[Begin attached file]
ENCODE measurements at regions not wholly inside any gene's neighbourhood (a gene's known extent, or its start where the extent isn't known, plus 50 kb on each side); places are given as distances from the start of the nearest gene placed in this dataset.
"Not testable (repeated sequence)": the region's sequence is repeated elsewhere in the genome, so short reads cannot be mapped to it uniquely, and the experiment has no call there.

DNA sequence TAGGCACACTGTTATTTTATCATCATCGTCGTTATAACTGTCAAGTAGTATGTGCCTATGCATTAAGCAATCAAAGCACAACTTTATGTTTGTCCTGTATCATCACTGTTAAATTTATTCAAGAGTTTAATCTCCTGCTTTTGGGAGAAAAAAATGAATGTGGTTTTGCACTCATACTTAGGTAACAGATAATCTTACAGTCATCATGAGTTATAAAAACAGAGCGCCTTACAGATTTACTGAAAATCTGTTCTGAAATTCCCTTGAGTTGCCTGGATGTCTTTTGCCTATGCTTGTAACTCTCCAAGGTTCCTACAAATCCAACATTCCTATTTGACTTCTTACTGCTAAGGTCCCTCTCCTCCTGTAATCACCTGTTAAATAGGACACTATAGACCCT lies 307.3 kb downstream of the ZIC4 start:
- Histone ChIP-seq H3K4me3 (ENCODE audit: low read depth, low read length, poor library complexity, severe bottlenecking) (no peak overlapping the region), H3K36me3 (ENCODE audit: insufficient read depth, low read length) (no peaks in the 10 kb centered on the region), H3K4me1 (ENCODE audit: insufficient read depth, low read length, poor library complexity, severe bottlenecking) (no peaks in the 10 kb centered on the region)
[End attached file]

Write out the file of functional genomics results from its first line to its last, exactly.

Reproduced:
ENCODE measurements at regions not wholly inside any gene's neighbourhood (a gene's known extent, or its start where the extent isn't known, plus 50 kb on each side); places are given as distances from the start of the nearest gene placed in this dataset.
"Not testable (repeated sequence)": the region's sequence is repeated elsewhere in the genome, so short reads cannot be mapped to it uniquely, and the experiment has no call there.

DNA sequence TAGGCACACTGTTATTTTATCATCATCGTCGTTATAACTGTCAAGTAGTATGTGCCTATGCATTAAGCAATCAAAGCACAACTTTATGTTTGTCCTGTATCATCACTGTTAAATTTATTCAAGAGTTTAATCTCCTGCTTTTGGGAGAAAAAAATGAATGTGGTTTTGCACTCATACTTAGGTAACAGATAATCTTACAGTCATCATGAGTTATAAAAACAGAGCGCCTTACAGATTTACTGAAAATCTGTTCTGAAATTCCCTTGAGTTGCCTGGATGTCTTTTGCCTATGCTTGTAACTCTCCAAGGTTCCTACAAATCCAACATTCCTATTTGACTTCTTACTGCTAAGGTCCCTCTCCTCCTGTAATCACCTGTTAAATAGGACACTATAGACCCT lies 307.3 kb downstream of the ZIC4 start:
- Histone ChIP-seq H3K4me3 (ENCODE audit: low read depth, low read length, poor library complexity, severe bottlenecking) (no peak overlapping the region), H3K36me3 (ENCODE audit: insufficient read depth, low read length) (no peaks in the 10 kb centered on the region), H3K4me1 (ENCODE audit: insufficient read depth, low read length, poor library complexity, severe bottlenecking) (no peaks in the 10 kb centered on the region)